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that personnel have failed to sync the MICs [sic],” police records show . Only two of the five vehicles had dashcams that actually captured video. 8489, shared by officers Thomas Gaffney and Joseph Mc Elligott the night of Laquan’s shooting, recorded 37 “event videos” in October 2014, and had an operational dashcam the night of the shooting.

LAPD Chief Charlie Beck and other top officials learned of the problem last summer Rather, the officials issued warnings against continued meddling and put checks in place to account for antennas at the start and end of each patrol shift. Chicago Police Department officers stashed microphones in their squad car glove boxes. Police officials last month blamed the absence of audio in 80 percent of dashcam videos on officer error and “intentional destruction.” A DNAinfo Chicago review of more than 1,800 police maintenance logs sheds light on the no-sound syndrome plaguing Police Department videos — including its most notorious dashcam case. And sometimes, dashcam systems didn’t have any microphones at all, DNAinfo Chicago has learned.Maintenance records of the squad car used by Jason Van Dyke, who shot and killed Laquan Mc Donald, and his partner, Joseph Walsh, show monthslong delays for two dashcam repairs, including a long wait to fix “intentional damage.” On June 17, 2014, police technicians reported fixing a dashcam wiring issue in police vehicle No.6412, the squad shared by Van Dyke and Walsh, about three months after it was reported broken, records show.Los Angeles police officers tampered with voice recording equipment in dozens of patrol cars in an effort to avoid being monitored while on duty, according to records and interviews.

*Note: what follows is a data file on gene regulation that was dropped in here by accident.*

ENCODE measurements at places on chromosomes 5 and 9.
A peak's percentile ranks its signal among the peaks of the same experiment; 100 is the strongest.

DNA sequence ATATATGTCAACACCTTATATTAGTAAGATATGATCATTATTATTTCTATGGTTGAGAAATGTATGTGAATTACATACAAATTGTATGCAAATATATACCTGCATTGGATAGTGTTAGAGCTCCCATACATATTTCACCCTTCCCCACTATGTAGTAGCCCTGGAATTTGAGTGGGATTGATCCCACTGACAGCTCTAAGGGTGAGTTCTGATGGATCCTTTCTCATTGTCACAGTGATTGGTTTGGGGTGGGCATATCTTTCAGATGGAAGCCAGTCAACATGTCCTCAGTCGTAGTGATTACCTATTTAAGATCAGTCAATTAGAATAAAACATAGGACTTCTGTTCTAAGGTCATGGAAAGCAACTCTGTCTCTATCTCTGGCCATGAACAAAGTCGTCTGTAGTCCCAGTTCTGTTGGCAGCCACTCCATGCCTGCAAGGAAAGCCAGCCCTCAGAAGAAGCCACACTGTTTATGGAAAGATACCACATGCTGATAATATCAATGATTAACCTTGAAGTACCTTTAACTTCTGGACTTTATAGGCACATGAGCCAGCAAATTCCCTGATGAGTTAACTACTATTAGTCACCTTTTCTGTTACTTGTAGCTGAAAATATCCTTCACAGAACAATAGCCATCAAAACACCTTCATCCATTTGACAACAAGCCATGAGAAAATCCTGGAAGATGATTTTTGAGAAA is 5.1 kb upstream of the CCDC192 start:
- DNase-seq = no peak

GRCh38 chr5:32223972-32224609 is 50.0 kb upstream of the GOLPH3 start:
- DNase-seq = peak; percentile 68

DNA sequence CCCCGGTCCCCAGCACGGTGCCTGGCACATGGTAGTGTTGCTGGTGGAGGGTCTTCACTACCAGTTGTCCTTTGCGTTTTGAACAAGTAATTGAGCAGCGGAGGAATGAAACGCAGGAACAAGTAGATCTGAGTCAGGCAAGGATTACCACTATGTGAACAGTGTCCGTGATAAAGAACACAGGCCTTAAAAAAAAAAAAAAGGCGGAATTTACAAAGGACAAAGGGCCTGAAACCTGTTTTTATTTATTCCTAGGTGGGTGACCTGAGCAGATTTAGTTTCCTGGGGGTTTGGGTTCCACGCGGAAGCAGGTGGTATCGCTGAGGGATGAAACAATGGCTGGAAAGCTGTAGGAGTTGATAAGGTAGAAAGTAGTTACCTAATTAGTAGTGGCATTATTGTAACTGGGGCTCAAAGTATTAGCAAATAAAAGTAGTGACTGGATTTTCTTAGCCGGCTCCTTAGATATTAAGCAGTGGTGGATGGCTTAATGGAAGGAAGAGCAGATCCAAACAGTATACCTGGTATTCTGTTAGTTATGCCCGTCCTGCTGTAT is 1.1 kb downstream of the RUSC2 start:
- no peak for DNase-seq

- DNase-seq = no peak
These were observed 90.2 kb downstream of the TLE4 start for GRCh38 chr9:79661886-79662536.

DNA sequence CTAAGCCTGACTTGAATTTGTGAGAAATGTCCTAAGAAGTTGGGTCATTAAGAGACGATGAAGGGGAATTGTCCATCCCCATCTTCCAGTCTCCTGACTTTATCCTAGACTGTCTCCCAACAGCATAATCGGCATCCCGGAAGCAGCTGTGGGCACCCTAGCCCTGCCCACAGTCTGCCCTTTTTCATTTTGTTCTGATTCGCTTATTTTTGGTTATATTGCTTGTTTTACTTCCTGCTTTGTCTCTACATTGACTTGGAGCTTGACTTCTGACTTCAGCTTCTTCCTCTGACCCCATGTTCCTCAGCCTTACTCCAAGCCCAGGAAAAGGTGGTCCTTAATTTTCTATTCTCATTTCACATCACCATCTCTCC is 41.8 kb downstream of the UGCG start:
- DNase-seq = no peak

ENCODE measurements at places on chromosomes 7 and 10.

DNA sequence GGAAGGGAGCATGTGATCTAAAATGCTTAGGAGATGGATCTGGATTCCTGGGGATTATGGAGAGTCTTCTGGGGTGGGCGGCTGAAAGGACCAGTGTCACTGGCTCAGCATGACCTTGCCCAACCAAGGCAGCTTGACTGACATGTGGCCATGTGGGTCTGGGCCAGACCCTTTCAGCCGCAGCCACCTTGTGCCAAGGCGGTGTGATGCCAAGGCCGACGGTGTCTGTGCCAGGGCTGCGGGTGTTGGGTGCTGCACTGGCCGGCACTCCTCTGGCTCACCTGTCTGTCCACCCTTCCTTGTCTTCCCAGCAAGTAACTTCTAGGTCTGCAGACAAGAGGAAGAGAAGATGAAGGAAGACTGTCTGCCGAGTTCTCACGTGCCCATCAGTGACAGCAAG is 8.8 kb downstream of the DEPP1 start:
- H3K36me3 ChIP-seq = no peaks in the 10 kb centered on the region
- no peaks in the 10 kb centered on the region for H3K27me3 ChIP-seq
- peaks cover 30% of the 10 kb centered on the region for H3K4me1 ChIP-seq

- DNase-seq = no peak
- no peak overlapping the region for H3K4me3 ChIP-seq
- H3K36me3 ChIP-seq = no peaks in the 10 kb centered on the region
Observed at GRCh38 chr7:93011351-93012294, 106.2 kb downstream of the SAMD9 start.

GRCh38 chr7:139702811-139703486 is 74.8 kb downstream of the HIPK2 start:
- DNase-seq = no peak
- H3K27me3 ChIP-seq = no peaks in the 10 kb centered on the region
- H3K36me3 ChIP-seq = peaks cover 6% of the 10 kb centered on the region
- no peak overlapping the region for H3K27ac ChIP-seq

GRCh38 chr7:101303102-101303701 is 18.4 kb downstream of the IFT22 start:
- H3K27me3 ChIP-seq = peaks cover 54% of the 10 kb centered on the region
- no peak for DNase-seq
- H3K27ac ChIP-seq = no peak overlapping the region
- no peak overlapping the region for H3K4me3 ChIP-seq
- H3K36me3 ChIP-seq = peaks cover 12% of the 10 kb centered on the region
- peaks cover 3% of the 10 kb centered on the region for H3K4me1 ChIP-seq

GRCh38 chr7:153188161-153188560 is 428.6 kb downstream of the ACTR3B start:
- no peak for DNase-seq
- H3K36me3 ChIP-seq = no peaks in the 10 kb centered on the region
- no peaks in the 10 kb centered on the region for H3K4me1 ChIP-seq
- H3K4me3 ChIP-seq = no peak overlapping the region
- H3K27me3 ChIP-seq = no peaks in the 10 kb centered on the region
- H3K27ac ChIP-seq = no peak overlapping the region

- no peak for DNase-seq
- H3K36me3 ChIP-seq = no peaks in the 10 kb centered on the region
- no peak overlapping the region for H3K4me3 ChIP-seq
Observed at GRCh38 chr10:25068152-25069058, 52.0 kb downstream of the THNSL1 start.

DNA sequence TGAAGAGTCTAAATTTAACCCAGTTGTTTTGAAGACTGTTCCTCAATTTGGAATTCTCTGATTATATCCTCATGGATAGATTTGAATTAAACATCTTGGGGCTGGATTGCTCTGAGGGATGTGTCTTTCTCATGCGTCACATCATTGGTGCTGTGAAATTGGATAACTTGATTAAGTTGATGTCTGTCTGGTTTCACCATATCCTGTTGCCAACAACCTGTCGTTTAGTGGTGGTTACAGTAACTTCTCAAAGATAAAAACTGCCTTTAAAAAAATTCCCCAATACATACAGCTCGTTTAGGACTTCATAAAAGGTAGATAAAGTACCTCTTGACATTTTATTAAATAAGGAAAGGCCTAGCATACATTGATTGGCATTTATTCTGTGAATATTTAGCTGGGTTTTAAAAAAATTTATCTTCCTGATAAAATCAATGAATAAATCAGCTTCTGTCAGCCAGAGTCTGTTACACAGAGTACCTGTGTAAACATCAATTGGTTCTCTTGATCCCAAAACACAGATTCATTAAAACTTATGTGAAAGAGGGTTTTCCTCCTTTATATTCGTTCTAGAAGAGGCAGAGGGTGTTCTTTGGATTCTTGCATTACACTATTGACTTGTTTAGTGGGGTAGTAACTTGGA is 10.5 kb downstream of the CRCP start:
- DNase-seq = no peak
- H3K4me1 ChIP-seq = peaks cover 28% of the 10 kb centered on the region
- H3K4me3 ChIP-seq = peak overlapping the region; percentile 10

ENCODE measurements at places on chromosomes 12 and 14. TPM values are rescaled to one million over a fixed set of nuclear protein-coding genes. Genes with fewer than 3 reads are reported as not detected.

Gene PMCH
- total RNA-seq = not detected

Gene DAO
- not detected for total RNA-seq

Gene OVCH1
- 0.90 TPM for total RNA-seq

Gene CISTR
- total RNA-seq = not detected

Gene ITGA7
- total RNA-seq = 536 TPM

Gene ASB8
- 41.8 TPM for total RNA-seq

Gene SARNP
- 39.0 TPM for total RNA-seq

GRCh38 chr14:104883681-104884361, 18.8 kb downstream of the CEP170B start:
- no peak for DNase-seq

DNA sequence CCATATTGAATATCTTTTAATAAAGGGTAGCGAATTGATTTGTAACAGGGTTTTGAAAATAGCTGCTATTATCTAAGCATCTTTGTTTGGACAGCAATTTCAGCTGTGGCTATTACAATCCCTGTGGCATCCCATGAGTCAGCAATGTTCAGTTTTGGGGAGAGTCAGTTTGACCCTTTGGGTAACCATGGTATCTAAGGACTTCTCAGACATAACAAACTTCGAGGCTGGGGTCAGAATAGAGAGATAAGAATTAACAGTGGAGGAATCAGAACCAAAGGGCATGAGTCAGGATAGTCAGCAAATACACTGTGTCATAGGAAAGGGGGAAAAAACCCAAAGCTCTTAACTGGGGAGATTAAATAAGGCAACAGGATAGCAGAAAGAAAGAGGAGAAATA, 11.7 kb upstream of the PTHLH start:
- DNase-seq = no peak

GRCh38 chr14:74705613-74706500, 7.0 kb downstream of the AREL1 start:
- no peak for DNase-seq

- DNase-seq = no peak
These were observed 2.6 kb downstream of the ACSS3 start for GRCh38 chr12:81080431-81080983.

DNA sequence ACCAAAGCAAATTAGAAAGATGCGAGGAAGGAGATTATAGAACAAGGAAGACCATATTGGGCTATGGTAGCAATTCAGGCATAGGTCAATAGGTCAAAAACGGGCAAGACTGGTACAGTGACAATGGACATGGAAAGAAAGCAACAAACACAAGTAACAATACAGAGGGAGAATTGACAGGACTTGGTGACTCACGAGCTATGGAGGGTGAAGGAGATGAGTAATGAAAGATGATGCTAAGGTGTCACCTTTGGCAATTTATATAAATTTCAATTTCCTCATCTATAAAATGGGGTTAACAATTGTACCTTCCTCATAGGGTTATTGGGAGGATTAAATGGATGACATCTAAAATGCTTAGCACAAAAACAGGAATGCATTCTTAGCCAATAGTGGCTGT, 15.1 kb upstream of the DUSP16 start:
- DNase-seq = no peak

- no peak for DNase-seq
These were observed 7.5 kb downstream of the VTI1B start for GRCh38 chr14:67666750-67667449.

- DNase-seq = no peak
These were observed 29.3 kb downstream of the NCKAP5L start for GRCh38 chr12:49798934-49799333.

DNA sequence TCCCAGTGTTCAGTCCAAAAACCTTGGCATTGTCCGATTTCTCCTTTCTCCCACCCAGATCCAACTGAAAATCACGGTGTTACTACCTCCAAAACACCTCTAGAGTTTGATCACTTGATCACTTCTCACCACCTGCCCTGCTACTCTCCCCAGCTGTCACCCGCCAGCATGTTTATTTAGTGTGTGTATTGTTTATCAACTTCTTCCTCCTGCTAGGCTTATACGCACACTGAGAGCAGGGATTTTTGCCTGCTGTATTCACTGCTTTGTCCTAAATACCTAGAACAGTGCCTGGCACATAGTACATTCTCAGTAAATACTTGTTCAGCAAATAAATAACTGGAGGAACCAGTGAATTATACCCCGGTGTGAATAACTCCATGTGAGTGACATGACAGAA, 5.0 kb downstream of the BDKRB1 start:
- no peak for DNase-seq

An inspection by Los Angeles Police Department investigators found about half of the estimated 80 cars in one South L. patrol division were missing antennas, which help capture what officers say in the field.

When the internal affairs officers with whom she was trying to file the complaint began to intimidate her, Moore began recording the conversation with her cellphone.

Under Illinois law at the time, it was a felony to record a police officer without his or her permission.

That law has since been struck down, but Anita Alvarez, the state’s attorney for Cook County who had the power and discretion to decline to prosecute given the circumstances, pushed ahead and attempted to put Moore in prison.

Her office did the same with Chicago artist Christopher Drew.

A crafty police chief might have seen the tampering revelations as a handy way to identify officers who should be watched closely for other signs of abuse.